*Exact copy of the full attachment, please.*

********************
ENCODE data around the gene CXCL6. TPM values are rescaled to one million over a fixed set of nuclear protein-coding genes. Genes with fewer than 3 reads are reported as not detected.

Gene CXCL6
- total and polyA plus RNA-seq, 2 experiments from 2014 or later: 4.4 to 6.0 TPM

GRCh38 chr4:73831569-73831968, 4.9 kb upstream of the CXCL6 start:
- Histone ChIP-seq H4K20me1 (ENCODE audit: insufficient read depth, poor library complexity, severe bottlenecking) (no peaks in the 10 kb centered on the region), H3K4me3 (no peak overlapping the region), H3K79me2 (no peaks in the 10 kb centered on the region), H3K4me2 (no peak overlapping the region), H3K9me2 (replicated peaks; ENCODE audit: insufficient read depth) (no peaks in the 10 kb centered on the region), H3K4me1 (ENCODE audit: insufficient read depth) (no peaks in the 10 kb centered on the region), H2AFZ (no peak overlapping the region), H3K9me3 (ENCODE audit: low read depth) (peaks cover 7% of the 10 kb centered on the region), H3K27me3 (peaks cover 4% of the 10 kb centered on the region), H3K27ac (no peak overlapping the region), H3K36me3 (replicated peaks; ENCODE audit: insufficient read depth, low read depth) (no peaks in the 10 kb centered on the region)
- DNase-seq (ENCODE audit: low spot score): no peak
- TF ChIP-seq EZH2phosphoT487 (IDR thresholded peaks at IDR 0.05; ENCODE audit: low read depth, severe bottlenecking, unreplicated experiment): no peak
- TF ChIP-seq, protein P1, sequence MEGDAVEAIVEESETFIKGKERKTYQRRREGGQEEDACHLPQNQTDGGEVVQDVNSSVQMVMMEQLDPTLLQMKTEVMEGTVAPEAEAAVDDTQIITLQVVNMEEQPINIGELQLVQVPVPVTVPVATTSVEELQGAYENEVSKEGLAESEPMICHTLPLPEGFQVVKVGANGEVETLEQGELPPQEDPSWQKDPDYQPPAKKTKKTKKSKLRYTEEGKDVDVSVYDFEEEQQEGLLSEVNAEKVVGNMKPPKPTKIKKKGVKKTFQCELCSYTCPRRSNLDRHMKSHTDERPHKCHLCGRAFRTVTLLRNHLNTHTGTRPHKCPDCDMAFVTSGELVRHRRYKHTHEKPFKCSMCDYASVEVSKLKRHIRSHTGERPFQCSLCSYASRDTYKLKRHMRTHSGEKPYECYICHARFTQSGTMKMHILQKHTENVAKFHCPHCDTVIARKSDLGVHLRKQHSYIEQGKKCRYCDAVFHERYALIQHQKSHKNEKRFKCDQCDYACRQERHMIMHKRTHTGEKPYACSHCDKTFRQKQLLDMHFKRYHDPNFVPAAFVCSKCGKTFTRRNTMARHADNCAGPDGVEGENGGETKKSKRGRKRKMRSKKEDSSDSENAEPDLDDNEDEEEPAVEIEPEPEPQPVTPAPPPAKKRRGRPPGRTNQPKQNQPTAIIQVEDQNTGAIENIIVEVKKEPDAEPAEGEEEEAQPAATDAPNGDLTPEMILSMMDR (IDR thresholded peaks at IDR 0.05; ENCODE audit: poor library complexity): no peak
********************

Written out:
ENCODE data around the gene CXCL6. TPM values are rescaled to one million over a fixed set of nuclear protein-coding genes. Genes with fewer than 3 reads are reported as not detected.

Gene CXCL6
- total and polyA plus RNA-seq, 2 experiments from 2014 or later: 4.4 to 6.0 TPM

GRCh38 chr4:73831569-73831968, 4.9 kb upstream of the CXCL6 start:
- Histone ChIP-seq H4K20me1 (ENCODE audit: insufficient read depth, poor library complexity, severe bottlenecking) (no peaks in the 10 kb centered on the region), H3K4me3 (no peak overlapping the region), H3K79me2 (no peaks in the 10 kb centered on the region), H3K4me2 (no peak overlapping the region), H3K9me2 (replicated peaks; ENCODE audit: insufficient read depth) (no peaks in the 10 kb centered on the region), H3K4me1 (ENCODE audit: insufficient read depth) (no peaks in the 10 kb centered on the region), H2AFZ (no peak overlapping the region), H3K9me3 (ENCODE audit: low read depth) (peaks cover 7% of the 10 kb centered on the region), H3K27me3 (peaks cover 4% of the 10 kb centered on the region), H3K27ac (no peak overlapping the region), H3K36me3 (replicated peaks; ENCODE audit: insufficient read depth, low read depth) (no peaks in the 10 kb centered on the region)
- DNase-seq (ENCODE audit: low spot score): no peak
- TF ChIP-seq EZH2phosphoT487 (IDR thresholded peaks at IDR 0.05; ENCODE audit: low read depth, severe bottlenecking, unreplicated experiment): no peak
- TF ChIP-seq, protein P1, sequence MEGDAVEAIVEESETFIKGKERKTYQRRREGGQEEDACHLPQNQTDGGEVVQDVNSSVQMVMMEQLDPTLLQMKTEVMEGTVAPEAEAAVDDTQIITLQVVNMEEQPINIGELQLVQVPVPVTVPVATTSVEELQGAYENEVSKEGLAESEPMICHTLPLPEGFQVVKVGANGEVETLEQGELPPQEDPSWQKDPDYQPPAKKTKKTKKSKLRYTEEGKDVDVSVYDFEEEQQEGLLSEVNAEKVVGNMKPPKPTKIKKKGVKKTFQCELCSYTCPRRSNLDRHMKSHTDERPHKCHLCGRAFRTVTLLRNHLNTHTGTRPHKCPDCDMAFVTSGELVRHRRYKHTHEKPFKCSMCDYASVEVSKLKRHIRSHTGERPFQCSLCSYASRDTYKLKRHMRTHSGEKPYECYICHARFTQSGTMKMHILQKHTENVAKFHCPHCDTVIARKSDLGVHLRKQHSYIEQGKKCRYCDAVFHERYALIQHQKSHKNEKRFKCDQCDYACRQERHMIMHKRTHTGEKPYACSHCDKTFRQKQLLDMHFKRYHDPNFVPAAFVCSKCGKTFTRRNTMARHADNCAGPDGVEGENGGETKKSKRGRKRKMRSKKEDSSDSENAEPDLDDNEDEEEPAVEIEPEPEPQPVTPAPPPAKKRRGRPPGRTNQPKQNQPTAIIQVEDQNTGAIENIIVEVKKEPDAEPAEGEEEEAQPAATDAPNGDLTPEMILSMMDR (IDR thresholded peaks at IDR 0.05; ENCODE audit: poor library complexity): no peak